Art World Abstracts: Facebook’s Censorship Network Targets Nude Paintings, and More!

Ban this, Facebook! (Courtesy the Courbet Museum)
Ban this, Facebook! (Courtesy the Courbet Museum)

A few days back, a Paris court ruled that a a man in Paris could, in fact, sue Facebook for censoring their posts—in this case, a post that shared an image of L’Origine du Monde by Gustave Courbet. And yes, that is a very explicit painting, but that is exactly the point, and seeing as Facebook employs hundreds of thousands of people around the world to flag anything it deems inappropriate for the squeaky clean environs of Facebook, hopefully this lawsuit will at least alert people to what’s happening. Banning art is bad, Facebook. Stop banning art! [The Telegraph]

A Maurizio Cattelan work that lists every time the British soccer team lost was bought—and by a Frenchman, naturally. Let the gloating begin. [artnet]

The Sacramento City Council has unanimously approved a contract that will bring a work by Jeff Koons outside the stadium of the Sacramento Kings, the city’s NBA basketball team. If you have truly nothing to do with your life for the next three hours, you can watch three hours of people in Sacramento arguing about Jeff Koons. Or maybe just look at the protester pictured with this article, who stands outside the city council with a sign that says “No 1 will come to see this!!!” [The Sacramento Bee]

Moscow’s culture czar—who brought an open mind and liberal bent to the administrative job, creating progressive art spaces and the like—is leaving his position, and he implies that he’s being forced out for unsavory reasons. The new guy, who looks extremely serious in this picture, is apparently known for his “efficiency and patriotic views.” Having been in Moscow late last year, the place is already oozing signs of artistic suppression, and to off a guy for being open to outre art and replace him with a bureaucrat is an extremely bad look, guys. The world wants to take you seriously, and this is not helping! [The Art Newspaper]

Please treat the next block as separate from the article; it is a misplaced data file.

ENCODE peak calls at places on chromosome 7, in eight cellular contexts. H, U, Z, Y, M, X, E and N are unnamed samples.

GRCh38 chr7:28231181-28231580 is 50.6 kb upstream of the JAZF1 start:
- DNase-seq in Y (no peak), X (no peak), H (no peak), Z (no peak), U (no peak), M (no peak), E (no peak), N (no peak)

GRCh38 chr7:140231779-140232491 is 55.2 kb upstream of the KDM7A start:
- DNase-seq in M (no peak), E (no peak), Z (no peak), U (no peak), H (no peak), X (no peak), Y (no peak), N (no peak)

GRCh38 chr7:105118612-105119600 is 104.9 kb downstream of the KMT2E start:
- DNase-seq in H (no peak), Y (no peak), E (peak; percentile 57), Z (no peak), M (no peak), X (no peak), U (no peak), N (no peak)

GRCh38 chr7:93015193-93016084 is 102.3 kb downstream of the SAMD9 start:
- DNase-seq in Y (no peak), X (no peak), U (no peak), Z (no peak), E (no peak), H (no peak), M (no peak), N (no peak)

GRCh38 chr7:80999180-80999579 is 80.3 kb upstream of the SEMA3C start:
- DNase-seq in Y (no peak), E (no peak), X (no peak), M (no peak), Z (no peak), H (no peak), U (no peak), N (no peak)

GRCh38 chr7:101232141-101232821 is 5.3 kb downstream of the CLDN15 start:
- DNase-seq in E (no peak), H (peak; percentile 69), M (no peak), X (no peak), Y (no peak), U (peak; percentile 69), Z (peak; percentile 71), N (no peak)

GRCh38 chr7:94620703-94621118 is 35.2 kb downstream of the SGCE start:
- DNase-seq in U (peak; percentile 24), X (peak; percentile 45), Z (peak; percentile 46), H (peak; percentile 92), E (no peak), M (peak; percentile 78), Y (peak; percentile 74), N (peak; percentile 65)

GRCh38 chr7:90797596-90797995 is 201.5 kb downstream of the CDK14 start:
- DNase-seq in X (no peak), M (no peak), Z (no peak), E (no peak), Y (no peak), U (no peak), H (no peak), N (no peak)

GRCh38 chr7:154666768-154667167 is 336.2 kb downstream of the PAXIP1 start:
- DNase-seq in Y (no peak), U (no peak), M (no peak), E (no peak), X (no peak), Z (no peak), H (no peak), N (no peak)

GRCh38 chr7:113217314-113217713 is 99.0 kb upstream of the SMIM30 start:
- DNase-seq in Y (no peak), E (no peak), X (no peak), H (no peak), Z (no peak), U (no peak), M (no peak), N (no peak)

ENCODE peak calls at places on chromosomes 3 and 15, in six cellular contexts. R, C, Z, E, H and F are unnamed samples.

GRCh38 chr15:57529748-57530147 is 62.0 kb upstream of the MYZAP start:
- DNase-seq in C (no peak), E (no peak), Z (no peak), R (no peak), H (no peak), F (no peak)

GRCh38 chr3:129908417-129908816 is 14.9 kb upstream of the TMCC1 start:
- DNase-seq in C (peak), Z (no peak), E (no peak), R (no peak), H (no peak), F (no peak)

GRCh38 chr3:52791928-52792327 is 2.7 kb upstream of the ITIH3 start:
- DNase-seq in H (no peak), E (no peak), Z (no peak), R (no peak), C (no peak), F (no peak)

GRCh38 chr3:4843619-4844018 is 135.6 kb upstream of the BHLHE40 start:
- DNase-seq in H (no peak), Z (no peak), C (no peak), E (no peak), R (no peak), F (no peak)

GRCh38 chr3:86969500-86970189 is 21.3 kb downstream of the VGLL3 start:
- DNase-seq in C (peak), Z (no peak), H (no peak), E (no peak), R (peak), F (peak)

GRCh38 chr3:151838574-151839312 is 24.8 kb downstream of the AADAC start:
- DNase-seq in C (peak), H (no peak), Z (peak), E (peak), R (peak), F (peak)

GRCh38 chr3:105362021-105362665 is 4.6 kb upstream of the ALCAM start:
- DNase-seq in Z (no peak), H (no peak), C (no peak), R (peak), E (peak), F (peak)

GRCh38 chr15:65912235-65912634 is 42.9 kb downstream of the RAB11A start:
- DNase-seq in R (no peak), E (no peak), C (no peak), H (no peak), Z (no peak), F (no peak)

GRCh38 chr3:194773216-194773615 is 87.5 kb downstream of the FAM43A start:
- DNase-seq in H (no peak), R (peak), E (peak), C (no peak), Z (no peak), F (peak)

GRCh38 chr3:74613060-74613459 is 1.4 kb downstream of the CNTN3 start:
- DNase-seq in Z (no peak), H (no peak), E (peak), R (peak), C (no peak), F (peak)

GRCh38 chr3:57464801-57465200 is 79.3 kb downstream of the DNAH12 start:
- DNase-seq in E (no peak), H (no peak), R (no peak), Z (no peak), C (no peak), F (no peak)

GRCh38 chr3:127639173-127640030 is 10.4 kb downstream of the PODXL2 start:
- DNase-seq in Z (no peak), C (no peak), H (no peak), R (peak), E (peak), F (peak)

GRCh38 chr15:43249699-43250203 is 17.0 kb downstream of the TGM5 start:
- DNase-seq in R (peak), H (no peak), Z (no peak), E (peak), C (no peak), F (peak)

And so now the word is out about MOCA’s decision to give a retrospective to Matthew Barney as part of a big celebration of his work at several institutions in Los Angeles, so instead of reading the same blog post about how he abandoned his family by cheating on Bjork with another woman (and we all know who that other woman was, right?) let’s just revisit the profile of him by Calvin Tompkins, published in The New Yorker in that distant year of 2003. [The New Yorker]

And for good measure, here’s the New Yorker profile of Bjork, from a year later. If you were really pulling for mommy and daddy to stay together for Isadora, the kicker is pretty brutal to read now. [The New Yorker] Art World Abstracts: Facebook’s Censorship Network Targets Nude Paintings, and More!